In “Set” we may be looking through a store window at assorted items – book, CD, storage and boom box, flowers layered like a Big Mac, plugged-in gadgets. As in “Pages,” large scale is in ironic rapport with its trivial subject. Like a still life aspiring to something greater, such as Max Ernst’s “Vox Angelica,” fun is poked at painting’s heroic ambition. Its large rounded forms echo Guston’s late work, whose painterly personal language was developed working abstractly – then applied to (initially lambasted) figuration influenced by the funny papers. Earlier, his anti-fascist mural in Mexico was plastered over, and Diego Rivera’s Radio City mural destroyed (for including Vladimir Lenin), after Social Realism was contaminated by totalitarian and Nazi propaganda; a “schizophrenic sway of progress and reaction” commenced. Like other western painters, Guston turned to purer, supposedly apolitical non-objectivity. In the east meanwhile, figurative painters reluctant to follow official Soviet realism evaded censorship though indirect metaphors via surrealism – as in the work of the Pole Zdzislaw Beksinski. As explained in the Metropolitan Museum of Art’s “Surrealism Beyond Borders,” its “potential is a strong today as it was in the 1930. It can interrogate our circumstances… open ourselves to possibility… it offers freedom.” Polish Cold War poster art, which made viewers read between the lines, was another option. Grzybacz’s clever elusiveness seems to reflect both. (After Stalin died, abstract expressionism appeared in Poland too, encouraged by the USA.)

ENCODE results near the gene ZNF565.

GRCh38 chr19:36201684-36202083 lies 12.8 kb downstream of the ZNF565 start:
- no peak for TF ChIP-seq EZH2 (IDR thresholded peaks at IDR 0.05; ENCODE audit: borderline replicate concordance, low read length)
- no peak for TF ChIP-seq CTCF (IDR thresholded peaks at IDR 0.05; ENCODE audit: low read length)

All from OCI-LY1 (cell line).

The same floral tchotchke appears in Colors of the Eyes II. The simple pictorial conceit of looking into eyes is enigmatically extrapolated. Softer that Szukalski’s forms, fragmentation and clarity similarly merge. Blossoms recede uphill like a conveyor belt of ascending chakras, surmounting a triangular shape pointing into an eye’s unfathomable space. Borders peel off across the top like petals, the face a fluttering, slow-motion rolodex, strangely meditative.
Mundane as they are daring, Grzybacz’s oblique gestalts look carefully constructed but feel spontaneous. Suspending the viewer in fascination, his paintings elude understanding – as the show title conveys – even as they encourage exploration of the diverse roots of contemporary figurative painting. New art historical research asks how “the history of the art of the countries of the former Eastern bloc changed from 1945 and after the break-up of the Cold War blocs,” and questions which “subjects and artists are being ‘hushed’.” For example, Werner Tubke’s astonishing panorama, nicknamed the “Sistine Ceiling of the North,” has yet to enter mainstream awareness in the USA because of its association with communism. Thankfully (the article continues), there is “growing interest in researching this part of the history of Europe, rethinking its relevance and not dismissing it as mere propaganda… [S]hifting focus from the symbolic, old centers of Paris and New York will open new routes to research… between East and West, but also between … the “brother countries” of China, India, Cuba, Mexico, and within the Eastern bloc.” This will add to a fuller multicultural and global picture of painting, a universal medium pursued at least since people lived in caves.
“Krzysztof Grzybacz: At the Center of the Onion is Another Onion,” Harkawik, 30 Orchard Street, New York, NY. Through March 30, 2023.
About the author: Painter and arts writer Margaret McCann teaches at the Art Students League.